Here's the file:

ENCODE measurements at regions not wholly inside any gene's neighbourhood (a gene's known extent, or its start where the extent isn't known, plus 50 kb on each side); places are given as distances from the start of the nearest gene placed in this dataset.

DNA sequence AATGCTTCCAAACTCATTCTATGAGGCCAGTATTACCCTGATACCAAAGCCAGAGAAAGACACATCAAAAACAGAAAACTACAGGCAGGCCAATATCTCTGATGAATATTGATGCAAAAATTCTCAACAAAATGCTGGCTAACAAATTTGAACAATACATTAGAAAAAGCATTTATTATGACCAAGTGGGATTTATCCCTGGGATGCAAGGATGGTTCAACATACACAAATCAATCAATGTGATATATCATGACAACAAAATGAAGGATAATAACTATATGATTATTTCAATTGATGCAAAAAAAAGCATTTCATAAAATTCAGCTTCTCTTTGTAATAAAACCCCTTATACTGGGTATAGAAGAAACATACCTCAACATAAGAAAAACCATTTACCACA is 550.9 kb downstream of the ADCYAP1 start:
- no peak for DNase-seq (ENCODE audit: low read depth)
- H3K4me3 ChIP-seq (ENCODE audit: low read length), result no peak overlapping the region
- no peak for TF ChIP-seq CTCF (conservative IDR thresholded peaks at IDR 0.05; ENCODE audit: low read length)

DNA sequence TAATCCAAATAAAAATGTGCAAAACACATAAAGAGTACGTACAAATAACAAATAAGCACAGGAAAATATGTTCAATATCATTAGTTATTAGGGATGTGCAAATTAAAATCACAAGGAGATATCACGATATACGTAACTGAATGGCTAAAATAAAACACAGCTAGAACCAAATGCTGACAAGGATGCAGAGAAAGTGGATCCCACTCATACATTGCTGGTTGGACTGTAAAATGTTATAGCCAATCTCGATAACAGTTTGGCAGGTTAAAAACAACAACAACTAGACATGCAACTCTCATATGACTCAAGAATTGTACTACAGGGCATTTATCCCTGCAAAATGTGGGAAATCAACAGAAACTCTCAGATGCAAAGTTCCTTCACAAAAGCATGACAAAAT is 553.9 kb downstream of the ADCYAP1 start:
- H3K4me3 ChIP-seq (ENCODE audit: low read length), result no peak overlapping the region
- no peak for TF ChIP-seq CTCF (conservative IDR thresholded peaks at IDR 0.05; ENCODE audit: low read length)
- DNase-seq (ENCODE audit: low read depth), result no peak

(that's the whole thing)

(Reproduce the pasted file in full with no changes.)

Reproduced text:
ENCODE measurements at regions not wholly inside any gene's neighbourhood (a gene's known extent, or its start where the extent isn't known, plus 50 kb on each side); places are given as distances from the start of the nearest gene placed in this dataset.

DNA sequence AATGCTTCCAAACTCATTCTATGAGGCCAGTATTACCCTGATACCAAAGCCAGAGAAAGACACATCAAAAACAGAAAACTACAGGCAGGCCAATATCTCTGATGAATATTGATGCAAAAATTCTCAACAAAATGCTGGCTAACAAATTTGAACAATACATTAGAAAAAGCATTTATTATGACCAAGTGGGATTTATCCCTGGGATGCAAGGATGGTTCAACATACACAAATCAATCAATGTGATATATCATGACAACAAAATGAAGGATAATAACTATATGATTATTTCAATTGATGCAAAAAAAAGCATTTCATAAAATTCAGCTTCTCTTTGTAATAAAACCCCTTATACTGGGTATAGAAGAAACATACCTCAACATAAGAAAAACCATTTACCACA is 550.9 kb downstream of the ADCYAP1 start:
- no peak for DNase-seq (ENCODE audit: low read depth)
- H3K4me3 ChIP-seq (ENCODE audit: low read length), result no peak overlapping the region
- no peak for TF ChIP-seq CTCF (conservative IDR thresholded peaks at IDR 0.05; ENCODE audit: low read length)

DNA sequence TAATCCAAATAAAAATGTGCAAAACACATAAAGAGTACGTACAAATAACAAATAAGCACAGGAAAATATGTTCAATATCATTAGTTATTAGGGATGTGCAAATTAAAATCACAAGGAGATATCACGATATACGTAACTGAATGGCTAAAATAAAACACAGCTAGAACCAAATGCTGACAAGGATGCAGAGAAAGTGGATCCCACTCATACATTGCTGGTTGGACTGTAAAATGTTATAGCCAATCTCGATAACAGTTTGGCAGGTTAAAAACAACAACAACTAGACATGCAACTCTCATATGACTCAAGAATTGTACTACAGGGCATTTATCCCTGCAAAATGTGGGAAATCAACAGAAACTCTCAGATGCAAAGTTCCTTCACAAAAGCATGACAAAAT is 553.9 kb downstream of the ADCYAP1 start:
- H3K4me3 ChIP-seq (ENCODE audit: low read length), result no peak overlapping the region
- no peak for TF ChIP-seq CTCF (conservative IDR thresholded peaks at IDR 0.05; ENCODE audit: low read length)
- DNase-seq (ENCODE audit: low read depth), result no peak